By Stewart Sutherland
What do you get when you take a comedian, an BAFTA Award-winning writer and an uneducated radio producer and put them in a small room with a set of microphones? The answer is the most downloaded podcast ever recorded. Over two hundred thousand people have tuned in to hear Ricky Gervais, Stephen Merchant and Karl Pilkington gather for “pointless conversations” about everything from religion, travel, reproduction, charity and monkeys. After debuting on HBO and Channel 4 in 2010, the animated version of their first ground-breaking series, The Ricky Gervais Show, is now available on DVD.
After going through the best and most memorable conversations of Series One, HBO has put together this Hanna-Barberra styled cartoon to go along with the audio. It’s a mixture of Family Guy style cut-outs and a Fred Flintstone-like Ricky, who bullies and ridicules his friend Karl while Stephen Merchant acts as the voice of reason between them. With regular features like reading e-mails, excerpts from Karl’s diary and ‘Monkey News’ (where Karl shares a short story involving chimps to a disbelieving Ricky and Steve), each episode is so full of entertainment, it’s easy to see how the audio alone was so successful.
“Karl, if you could have a super power like Superman, what would your super power be?”
“Can I suggest consciousness?”
Stephen Merchant and Ricky Gervais ask Karl Pilkington a hypothetical question
Much of the show revolves around the obscure wisdom of Karl Pilkington, a man with a “head like an orange” who questions everything he’s asked before giving his own opinion on it. Some of the more memorable moments include him explaining how he doesn’t want to donate his eyes in death to avoid becoming a blind ghost, how he showed his bare backside to a neighbour to pay her back when she caught him peeking on her naked, and how he would improve upon the octopus: “Give it a bit more of a body, cut back on the legs and give it some bones.” Most (if not all) of these comments are answered with Ricky either laughing himself sick or shouting that Karl’s an idiot, and Steve trying to make sense of it all or educate him on why it just wouldn’t work.
Everyone I’ve shown the show to have expressed one of two opinions. That it’s either hilarious to watch, or how it’s shameful to listen to Karl ramble insanely before being verbally abused by Ricky. No matter what though, they can’t help but laugh at the right moments, and so far all who have stayed to watch for three or more episodes have became hooked. After watching Karl tell a story about a monkey who replaced a member of an official Olympic bobsled team, you start looking at the clock and wondering if you have time to watch another episode.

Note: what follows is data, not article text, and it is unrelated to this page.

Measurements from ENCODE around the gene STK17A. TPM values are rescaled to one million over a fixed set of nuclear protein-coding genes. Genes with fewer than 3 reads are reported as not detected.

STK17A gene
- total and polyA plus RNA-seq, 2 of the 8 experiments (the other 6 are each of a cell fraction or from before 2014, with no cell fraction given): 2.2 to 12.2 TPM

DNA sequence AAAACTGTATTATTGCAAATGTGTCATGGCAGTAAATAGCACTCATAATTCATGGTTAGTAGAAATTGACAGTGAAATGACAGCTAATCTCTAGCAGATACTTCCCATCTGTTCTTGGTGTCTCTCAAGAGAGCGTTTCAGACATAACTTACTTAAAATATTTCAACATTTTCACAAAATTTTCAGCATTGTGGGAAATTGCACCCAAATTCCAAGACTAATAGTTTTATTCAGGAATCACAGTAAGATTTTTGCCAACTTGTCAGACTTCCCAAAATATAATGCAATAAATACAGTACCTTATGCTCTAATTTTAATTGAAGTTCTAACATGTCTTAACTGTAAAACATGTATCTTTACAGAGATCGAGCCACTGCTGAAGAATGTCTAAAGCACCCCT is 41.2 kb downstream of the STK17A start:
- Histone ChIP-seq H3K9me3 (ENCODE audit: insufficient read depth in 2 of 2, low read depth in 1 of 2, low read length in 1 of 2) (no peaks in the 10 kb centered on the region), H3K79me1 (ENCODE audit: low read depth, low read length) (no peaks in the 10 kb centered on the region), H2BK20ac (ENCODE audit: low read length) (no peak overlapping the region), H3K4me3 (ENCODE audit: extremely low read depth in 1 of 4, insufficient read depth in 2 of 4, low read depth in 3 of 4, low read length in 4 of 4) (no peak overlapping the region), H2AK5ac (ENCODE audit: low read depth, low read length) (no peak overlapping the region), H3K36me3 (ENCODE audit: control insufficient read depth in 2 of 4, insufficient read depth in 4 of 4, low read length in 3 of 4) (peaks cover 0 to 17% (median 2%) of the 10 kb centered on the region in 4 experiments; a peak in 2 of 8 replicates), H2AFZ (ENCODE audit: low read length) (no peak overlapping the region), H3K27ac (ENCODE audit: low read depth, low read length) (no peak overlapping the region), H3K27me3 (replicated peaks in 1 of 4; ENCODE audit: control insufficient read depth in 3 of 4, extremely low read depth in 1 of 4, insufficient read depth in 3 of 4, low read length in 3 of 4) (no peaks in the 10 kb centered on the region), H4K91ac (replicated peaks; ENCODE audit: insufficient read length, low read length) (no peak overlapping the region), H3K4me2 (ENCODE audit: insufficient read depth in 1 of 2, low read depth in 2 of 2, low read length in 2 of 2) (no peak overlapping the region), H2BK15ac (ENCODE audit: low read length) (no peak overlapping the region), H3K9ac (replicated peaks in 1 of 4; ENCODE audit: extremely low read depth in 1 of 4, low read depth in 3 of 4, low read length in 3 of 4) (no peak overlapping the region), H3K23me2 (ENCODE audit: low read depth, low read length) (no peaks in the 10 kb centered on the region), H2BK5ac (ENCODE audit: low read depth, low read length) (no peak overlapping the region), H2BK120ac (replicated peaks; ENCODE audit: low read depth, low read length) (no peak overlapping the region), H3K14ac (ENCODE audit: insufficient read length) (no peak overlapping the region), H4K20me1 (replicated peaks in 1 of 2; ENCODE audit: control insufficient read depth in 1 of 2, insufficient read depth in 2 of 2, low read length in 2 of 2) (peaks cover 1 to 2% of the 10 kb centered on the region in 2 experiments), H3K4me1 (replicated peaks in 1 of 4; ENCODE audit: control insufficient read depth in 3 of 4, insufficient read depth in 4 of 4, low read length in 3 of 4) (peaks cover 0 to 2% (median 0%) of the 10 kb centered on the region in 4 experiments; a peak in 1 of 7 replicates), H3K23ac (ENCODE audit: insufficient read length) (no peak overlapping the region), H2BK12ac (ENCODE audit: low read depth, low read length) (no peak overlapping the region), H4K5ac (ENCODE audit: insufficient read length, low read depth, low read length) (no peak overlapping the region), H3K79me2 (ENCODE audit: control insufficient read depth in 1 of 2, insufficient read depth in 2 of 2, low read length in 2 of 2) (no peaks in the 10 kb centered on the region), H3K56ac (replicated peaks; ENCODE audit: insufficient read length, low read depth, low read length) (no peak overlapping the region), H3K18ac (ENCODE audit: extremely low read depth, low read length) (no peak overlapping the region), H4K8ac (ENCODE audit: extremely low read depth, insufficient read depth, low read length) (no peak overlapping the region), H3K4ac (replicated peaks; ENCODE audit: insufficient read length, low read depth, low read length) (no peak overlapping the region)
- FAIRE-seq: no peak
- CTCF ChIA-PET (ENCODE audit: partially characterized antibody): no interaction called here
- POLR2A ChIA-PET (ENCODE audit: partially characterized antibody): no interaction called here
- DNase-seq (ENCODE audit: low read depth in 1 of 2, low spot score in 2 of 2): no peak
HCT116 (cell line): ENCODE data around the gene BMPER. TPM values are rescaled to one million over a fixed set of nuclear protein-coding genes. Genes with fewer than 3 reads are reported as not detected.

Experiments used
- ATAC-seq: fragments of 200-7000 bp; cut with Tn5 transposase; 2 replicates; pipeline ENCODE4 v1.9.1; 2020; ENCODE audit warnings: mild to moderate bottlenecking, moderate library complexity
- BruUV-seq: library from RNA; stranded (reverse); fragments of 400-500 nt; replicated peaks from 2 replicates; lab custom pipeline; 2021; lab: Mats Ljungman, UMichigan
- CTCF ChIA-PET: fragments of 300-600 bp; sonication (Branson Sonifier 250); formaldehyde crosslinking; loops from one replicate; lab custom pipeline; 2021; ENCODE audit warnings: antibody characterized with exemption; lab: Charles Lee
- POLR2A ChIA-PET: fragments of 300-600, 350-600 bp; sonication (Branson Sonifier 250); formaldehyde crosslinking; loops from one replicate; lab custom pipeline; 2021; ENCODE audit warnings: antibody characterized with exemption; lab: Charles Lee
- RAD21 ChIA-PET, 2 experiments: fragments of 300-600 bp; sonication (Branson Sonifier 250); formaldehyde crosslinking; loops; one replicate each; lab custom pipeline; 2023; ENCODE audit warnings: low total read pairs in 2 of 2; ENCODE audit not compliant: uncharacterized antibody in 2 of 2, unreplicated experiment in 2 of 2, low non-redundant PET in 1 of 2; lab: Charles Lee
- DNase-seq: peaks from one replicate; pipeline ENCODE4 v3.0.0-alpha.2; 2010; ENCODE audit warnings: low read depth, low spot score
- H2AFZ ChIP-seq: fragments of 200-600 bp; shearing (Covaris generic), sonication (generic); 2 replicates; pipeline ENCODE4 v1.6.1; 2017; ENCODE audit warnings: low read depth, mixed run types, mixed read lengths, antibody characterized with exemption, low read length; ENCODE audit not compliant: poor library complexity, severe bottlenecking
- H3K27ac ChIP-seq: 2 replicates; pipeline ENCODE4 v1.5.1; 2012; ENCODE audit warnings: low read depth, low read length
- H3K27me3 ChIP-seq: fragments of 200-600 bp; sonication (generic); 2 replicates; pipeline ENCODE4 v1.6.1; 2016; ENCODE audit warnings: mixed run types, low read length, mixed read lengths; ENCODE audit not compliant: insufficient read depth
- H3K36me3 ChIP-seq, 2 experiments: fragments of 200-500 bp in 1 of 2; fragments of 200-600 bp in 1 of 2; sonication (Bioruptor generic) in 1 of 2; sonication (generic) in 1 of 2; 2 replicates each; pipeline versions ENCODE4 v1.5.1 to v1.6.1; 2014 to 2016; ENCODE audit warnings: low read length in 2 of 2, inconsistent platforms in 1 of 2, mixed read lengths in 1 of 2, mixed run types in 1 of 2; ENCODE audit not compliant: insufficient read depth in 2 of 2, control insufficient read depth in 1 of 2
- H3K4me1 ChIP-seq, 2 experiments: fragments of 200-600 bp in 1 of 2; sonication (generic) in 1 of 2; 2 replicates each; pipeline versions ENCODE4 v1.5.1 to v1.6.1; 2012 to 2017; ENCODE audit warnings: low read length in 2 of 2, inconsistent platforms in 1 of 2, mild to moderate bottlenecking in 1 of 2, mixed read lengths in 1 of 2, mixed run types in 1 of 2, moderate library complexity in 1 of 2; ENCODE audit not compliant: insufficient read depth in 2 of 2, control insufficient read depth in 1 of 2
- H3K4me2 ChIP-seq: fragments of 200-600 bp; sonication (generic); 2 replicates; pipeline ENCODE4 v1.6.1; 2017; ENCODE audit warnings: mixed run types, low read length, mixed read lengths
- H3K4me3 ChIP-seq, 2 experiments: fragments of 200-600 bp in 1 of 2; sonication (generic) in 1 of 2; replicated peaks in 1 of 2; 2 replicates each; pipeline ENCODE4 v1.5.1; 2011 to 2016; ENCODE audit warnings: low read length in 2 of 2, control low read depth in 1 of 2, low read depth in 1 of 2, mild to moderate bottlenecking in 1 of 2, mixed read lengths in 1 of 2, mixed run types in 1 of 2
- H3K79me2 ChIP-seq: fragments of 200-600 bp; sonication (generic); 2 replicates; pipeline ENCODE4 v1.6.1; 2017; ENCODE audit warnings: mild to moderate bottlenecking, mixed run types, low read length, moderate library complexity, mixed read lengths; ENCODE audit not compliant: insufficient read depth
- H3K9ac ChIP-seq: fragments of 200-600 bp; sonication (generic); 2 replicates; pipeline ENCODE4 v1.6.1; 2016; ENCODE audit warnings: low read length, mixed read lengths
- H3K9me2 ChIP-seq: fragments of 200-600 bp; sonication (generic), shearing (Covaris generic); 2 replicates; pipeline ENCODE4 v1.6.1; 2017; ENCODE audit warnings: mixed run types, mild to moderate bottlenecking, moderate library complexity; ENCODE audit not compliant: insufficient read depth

“…I think it’s like two hundred thousand quid, and you’ll get a chance to go in a space shuttle into space.”
“Is it worth it?”
Stephen Merchant tells Karl Pilkington about Virgin Galactic
For a show that is essentially three men chatting away to each other, it’s amazing just how entertaining the ‘art’ of conversation can be. Most of this is due to Karl’s ideas, stories and the shape of his head. His view on any subject raises the question of the fine line between being a genius, and being a complete idiot. In one brief chat about personal mantras (which Karl said he didn’t know about), he’s given the definition of Ben Franklin’s age-old phrase “Waste not, want not”. This leads Karl to believe Franklin was a hoarder and he edits the phrase, changing it to “Whoa, don’t throw that away – you might need it later on.”
The Ricky Gervais Show has had its fair share of controversy: swearing, verbal insults and (occasionally) mind-numbing idiocy fill each episode. But it’s still an incredible success. Seth MacFarlane (creator of Family guy and American Dad) has hailed it as “The best animation I have ever seen” and HBO have given the green light for Series Two to be made. The only one who isn’t too impressed is Karl Pilkington himself, saying “It’s not as good as The Simpsons”. Sorry Karl, but as silly as Homer Simpson is, your experiment on washing up dishes with no thumbs has to be a milestone.
8 OUT OF 10
“’Went and did the Podcast. We had a meeting after. I don’t like meetings as I can’t keep focussed on what people are talking about. I think Ricky has the same problem as after twenty five minutes he was trying to wrestle me. I tried to do what spiders do and stayed still as if I was dead, but Ricky just stayed on top of me not moving. A bit like when you see one of them big snakes swallowing a sheep. Ricky got bored and released me. I went home thinking ‘Why had I left my old job for this?’ “
Stephen Merchant reads from Karl Pilkington’s diary